Jean Rousset de Missy's Description of Peter I's Western Dress Code

[excerpted from Readings in Modern European History, James Harvey Robinson and Charles Beard, eds. (Boston:Ginn and Company, 1908), pp. 61-63]


A French historical writer of the first half of the eighteenth century, Jean Rousset de Missy, wrote a life of Peter the Great. Although the author never visited Russia, his volumes have some value, since he appears to have taken pains to get reliable information. He thus describes the reform in dress enforced by Peter.

The Tsar labored at the reform of fashions, or, more properly speaking, of dress. Until that time the Russians had always worn long beards, which they cherished and preserved with much care, allowing them to hang down on their bosoms, without even cutting the moustache. With these long beards they wore the hair very short, except the ecclesiastics, who, to distinguish themselves, wore it very long. The Tsar, in order to reform that custom, ordered that gentlemen, merchants, and other subjects, except priests and peasants, should each pay a tax of one hundred rubles a year if they wished to keep their beards ; the commoners had to pay one kopeck each. Officials were stationed at the gates of the towns to collect that tax, which the Russians regarded as an enormous sin on the part of the Tsar and as a thing which tended to the abolition of their religion.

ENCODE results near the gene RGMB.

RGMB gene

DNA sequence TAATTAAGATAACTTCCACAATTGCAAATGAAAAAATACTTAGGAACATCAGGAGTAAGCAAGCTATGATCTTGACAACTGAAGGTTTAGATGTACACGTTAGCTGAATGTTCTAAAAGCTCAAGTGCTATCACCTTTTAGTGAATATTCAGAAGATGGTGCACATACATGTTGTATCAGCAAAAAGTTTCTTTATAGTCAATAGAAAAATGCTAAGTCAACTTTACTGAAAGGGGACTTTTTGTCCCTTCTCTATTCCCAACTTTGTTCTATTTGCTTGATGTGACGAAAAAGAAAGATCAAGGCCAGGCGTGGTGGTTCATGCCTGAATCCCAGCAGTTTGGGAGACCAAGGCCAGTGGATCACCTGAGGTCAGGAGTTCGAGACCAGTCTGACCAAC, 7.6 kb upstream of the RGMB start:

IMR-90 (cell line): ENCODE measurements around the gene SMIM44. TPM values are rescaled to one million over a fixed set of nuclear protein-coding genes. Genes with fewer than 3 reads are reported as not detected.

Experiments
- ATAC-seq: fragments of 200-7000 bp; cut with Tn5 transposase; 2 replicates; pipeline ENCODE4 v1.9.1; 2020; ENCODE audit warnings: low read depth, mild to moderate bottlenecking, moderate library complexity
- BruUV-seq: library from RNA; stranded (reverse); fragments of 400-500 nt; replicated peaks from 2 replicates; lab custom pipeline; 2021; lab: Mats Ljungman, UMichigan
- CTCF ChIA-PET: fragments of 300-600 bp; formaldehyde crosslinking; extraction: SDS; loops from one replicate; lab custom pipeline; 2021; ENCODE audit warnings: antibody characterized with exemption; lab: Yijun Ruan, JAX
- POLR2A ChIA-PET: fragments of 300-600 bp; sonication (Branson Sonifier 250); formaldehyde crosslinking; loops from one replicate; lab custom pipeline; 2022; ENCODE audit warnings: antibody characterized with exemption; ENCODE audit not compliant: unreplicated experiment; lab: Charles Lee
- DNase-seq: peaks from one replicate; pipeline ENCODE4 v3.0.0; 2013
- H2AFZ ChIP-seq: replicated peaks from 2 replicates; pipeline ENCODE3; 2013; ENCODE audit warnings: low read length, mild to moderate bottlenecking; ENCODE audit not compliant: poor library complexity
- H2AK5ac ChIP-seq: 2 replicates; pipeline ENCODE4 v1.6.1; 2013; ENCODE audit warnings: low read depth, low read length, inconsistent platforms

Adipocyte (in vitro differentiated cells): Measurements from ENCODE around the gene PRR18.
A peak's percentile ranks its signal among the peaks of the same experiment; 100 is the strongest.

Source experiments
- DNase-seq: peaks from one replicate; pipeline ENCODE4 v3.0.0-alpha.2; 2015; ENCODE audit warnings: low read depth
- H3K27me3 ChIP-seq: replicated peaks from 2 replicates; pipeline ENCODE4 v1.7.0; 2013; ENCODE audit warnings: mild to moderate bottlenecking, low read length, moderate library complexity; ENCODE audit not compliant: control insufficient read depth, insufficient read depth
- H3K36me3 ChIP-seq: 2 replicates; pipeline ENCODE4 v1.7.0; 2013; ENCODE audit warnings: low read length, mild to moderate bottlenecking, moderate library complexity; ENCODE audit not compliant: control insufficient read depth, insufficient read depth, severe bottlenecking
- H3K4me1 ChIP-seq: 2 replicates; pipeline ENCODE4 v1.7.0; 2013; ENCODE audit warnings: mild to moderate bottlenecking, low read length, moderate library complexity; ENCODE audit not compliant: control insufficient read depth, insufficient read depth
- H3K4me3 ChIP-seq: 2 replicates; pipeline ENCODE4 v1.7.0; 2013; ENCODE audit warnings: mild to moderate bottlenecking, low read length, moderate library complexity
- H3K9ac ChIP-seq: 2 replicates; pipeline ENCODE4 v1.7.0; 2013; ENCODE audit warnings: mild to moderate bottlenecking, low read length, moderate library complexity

These insinuations, which came from the priests, occasioned the publication of many pamphlets in Moscow, where for that reason alone the Tsar was regarded as a tyrant and a pagan ; and there were many old Russians who, after having their beards shaved off, saved them preciously, in order to have them placed in their coffins, fearing that they would not be allowed to enter heaven without their beards. As for the young men, they followed the new custom with the more readiness, as it made them appear more agreeable to the fair sex.

From the reform in beards we may pass to that of clothes. Their garments, like those of the Orientals, were very long, reaching to the heel. The Tsar issued an ordinance abolishing that costume, commanding all the boyars (nobles) and all those who had positions at the court to dress after the French fashion, and likewise to adorn their clothes with gold or silver according to their means.

As for the rest of the people, the following method was employed. A suit of clothes cut according to the new fashion was hung at the gate of the city, with a decree enjoining upon all except peasants to have their clothes made on this model, under penalty of being forced to kneel and -have all that part of their garments which fell below the knee cut off, or pav two grives every time they entered the town -with clothes in the old style. Since the guards at the gates executed their duty in curtailing the garments in a sportive spirit, the people were amused and readily abandoned their old dress, especially in Moscow and its environs, and in the towns which the Tsar oftenest visited. The dress of the women was changed, too. English hairdressing was substituted for the caps and bonnets hitherto worn - bodices, stays, and skirts, for the former undergarments. . . .

The same ordinance also provided that in the future women, as well as men, should be invited to entertainments, such as weddings, banquets, and the like, where both sexes should mingle in the same hall, as in Holland and England. It was likewise added that these entertainments should conclude with concerts and dances, but that only those should be admitted who were dressed in English costumes. His Majesty set the example in all these changes.